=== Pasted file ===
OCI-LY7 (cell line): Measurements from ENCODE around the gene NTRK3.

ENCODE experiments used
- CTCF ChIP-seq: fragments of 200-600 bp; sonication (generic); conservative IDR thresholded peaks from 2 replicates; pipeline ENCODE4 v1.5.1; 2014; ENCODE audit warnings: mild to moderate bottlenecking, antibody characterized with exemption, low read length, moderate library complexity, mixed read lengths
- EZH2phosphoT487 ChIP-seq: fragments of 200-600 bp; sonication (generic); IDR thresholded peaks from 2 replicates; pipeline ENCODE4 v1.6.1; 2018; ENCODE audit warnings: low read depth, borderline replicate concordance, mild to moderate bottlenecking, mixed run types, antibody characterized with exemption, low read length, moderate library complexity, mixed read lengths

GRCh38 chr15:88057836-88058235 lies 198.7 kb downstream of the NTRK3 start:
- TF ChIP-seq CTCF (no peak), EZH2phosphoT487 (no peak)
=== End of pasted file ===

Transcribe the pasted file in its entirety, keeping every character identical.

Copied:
OCI-LY7 (cell line): Measurements from ENCODE around the gene NTRK3.

ENCODE experiments used
- CTCF ChIP-seq: fragments of 200-600 bp; sonication (generic); conservative IDR thresholded peaks from 2 replicates; pipeline ENCODE4 v1.5.1; 2014; ENCODE audit warnings: mild to moderate bottlenecking, antibody characterized with exemption, low read length, moderate library complexity, mixed read lengths
- EZH2phosphoT487 ChIP-seq: fragments of 200-600 bp; sonication (generic); IDR thresholded peaks from 2 replicates; pipeline ENCODE4 v1.6.1; 2018; ENCODE audit warnings: low read depth, borderline replicate concordance, mild to moderate bottlenecking, mixed run types, antibody characterized with exemption, low read length, moderate library complexity, mixed read lengths

GRCh38 chr15:88057836-88058235 lies 198.7 kb downstream of the NTRK3 start:
- TF ChIP-seq CTCF (no peak), EZH2phosphoT487 (no peak)